- The Washington Times - Friday, January 11, 2002

President Bush tried to assure India's home minister yesterday that Pakistan would stop terrorism, but the minister remained skeptical and India's army announced major war exercises along the Pakistani border.

Home Minister Lal Krishna Advani, known as the leading hawk in the Indian government, demanded yesterday that Pakistani President Pervez Musharraf do more than pledge to crack down on terrorism.

He refused to say war will be averted and said Secretary of State Colin L. Powell did not ask that India pull its troops back from the border, where both sides are mobilized on war footings.

"I hope that apart from the [terrorist and separatist] war that is going on [in Kashmir], there should be nothing more," Mr. Advani said in a meeting with editors and reporters of The Washington Times.

He said experience with Gen. Musharraf in the last few years has caused "skepticism and cynicism" in India.

Mr. Advani called for "action on the ground" by Pakistan in blocking militants from entering Indian-held territory, stopping the training and recruiting of terrorists, and handing over 20 accused terrorists. However, he indicated that there is time to avert a fourth India-Pakistan war.

"We have been facing a war for over a decade," he said, referring to the bloody fighting in Kashmir that has left about 60,000 dead since 1990. He said India responded with "ad hoc measures, trying to arrest and punish" the attackers who India says are trained, armed and backed by Pakistan.

"After September 11, we felt this response is inadequate. Not that this is a new war the war was already on."

The act that sparked India's mobilization of its forces along the Pakistani border was the Dec. 13 attack on the Indian Parliament in which 14 persons, including the five attackers, were killed. Mr. Advani said yesterday that Pakistan's Inter-Services Intelligence agency "did know" about the attack, according to an Indian accomplice captured afterward.

However, he said India is not sure whether Gen. Musharraf was aware of the plot, which could have led to "a massacre" if the terrorists had entered the legislative chamber, where no security forces carry weapons, a tradition inherited from the British Parliament.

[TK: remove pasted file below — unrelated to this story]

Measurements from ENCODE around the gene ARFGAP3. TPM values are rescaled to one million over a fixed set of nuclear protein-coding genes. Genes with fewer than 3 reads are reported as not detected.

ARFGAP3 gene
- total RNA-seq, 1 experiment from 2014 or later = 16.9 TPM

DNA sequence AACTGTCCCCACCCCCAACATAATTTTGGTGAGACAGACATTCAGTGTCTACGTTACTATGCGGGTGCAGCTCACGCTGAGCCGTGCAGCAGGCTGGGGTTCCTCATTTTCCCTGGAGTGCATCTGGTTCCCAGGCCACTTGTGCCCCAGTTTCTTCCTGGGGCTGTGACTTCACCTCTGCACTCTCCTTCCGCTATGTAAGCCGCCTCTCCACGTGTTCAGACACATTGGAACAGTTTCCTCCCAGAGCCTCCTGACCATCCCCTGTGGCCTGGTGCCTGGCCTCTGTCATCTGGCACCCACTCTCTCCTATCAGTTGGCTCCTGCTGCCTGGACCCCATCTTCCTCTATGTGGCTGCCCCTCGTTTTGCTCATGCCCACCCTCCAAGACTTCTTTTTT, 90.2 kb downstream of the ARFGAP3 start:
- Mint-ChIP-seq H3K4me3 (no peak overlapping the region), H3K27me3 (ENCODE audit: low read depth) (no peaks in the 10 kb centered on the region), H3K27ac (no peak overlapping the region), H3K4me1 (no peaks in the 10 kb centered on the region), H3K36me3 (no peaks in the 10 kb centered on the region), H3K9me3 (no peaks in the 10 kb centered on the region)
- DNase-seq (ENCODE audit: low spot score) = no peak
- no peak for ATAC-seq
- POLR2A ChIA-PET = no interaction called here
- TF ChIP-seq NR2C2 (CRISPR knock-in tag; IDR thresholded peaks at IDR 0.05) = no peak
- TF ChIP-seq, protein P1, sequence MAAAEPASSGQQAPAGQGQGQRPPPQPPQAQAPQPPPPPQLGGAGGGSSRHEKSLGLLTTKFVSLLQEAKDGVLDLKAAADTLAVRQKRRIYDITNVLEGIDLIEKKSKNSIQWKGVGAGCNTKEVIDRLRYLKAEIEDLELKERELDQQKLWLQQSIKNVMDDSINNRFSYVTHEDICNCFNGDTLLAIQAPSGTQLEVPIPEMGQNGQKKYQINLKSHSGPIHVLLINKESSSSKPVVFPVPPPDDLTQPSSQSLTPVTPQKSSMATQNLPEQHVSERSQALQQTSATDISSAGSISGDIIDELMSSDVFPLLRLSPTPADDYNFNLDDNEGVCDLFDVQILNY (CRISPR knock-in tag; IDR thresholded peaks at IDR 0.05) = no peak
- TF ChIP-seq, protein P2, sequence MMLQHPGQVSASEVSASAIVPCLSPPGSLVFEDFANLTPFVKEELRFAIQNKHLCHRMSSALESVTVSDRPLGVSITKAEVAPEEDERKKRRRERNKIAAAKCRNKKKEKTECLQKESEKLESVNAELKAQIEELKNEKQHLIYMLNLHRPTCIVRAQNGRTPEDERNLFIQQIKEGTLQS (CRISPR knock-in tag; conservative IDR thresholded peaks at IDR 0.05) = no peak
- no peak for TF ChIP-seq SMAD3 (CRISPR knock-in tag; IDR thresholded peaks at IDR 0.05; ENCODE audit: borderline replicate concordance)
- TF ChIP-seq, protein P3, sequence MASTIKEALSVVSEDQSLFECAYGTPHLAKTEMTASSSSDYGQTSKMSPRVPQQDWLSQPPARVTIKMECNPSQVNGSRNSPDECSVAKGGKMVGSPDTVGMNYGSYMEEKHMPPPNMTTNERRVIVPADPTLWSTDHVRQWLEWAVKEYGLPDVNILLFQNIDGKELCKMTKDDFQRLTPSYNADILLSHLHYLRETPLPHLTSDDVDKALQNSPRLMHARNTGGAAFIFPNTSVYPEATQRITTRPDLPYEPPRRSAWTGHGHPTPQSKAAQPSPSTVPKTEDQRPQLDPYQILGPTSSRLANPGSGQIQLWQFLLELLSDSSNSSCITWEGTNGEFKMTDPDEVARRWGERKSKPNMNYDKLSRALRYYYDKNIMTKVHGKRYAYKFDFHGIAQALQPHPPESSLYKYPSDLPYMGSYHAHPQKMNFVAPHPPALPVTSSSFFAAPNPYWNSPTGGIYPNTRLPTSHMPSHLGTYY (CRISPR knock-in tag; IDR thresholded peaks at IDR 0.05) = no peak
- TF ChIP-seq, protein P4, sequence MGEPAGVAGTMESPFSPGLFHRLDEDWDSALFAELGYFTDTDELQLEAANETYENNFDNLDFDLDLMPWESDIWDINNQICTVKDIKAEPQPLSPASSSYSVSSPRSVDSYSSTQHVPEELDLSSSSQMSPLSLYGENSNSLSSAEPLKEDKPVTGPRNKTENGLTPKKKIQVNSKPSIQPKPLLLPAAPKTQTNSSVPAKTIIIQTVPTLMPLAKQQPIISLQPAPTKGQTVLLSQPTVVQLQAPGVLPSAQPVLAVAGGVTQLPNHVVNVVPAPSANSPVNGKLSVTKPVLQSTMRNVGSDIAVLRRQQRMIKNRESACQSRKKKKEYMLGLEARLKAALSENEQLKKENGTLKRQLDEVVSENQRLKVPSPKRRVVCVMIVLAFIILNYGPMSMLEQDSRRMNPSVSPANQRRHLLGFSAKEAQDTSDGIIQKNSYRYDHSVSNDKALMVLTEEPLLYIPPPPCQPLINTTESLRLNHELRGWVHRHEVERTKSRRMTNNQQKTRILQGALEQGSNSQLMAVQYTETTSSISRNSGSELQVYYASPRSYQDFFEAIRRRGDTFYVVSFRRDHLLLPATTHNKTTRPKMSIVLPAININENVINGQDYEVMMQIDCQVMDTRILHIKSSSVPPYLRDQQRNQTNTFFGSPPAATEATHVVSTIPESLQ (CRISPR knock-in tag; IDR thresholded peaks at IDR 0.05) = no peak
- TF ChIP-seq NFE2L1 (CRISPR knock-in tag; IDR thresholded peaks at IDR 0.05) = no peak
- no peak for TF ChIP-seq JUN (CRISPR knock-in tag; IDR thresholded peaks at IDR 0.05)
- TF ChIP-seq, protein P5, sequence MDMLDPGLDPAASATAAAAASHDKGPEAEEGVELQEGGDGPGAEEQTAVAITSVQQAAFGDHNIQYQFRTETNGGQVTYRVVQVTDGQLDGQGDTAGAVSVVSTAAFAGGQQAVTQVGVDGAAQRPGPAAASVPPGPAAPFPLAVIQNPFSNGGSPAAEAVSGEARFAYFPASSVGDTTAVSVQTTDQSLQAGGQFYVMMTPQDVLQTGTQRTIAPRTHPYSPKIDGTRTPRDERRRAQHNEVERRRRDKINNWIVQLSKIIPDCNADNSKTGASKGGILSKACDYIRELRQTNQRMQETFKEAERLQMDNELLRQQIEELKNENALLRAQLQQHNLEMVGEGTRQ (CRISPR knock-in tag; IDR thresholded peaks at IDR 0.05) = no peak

After an unscheduled meeting with Mr. Bush yesterday at the White House, during a meeting with National Security Adviser Condoleezza Rice, Mr. Advani told reporters that Mr. Bush expected Pakistan to pull the plug on terrorists aimed at India.

Mr. Bush expected Gen. Musharraf to "take all necessary steps in fighting terror and abandon terror as an instrument of state policy," Mr. Advani said.

"To hear all this from the highest executive in the country makes all the difference."

As Mr. Advani made the rounds in Washington, Indian officials said they would hold the largest military exercises in many years along the Pakistani border: Operation Parakram (Might) and Operation Sangharsh (Struggle) for a month in Rajasthan and Punjab.

The exercises were described as a way to keep the mobilized troops on their toes as the massive deployment continues into its third week. But it was sure to heighten tension that has led tens of thousands of villagers to evacuate from regions along the border.

India has withdrawn its ambassador; halved the size of both nations' diplomatic staffs; and halted train, bus and air traffic between the two countries.

Pakistan also received 10 jet fighters from China, the first part of a much larger shipment, in recent days, reports said. However, facing a much larger Indian military force, Pakistan has been scrambling to revive talks with the Indians and has arrested dozens of militants to undercut any justification for an attack.

Although Mr. Advani denied that politics was one reason India might carry out an attack, Indian analysts note that coming elections in the populous Uttar Pradesh state could be affected by hostilities. Supporters of the ruling Hindu nationalist Bharatiya Janata Party have long demanded tougher action against Pakistan over its support for Kashmiri separatists.

Gen. Musharraf is expected to make a major speech in the coming days that will declare his intention to outlaw extremism and restore Pakistan to its original vision of a tolerant, modern Islamic state, Pakistani Foreign Minister Abdus Sattar said Wednesday in an interview with The Washington Times.

Gen. Musharraf has broken with past Pakistani policy by abandoning support for the Afghan Taliban Islamic fundamentalists and allowed U.S. troops use of Pakistani air bases to drive them from power.

But India is threatening war unless he goes much further and halts the 10-year-long support for militants who have turned Indian-held Kashmir into a bloody, armed camp.

Mr. Advani noted that the United States' "biggest objective was to get Pakistan to dissociate from the Taliban," and he said stopping attacks on India were "not so important."

"But if the United States wants to end terrorism, it does not make sense that Pakistan says it stopped terrorism on the west [Afghan border] but not on the east [the Indian border]," Mr. Advani said.

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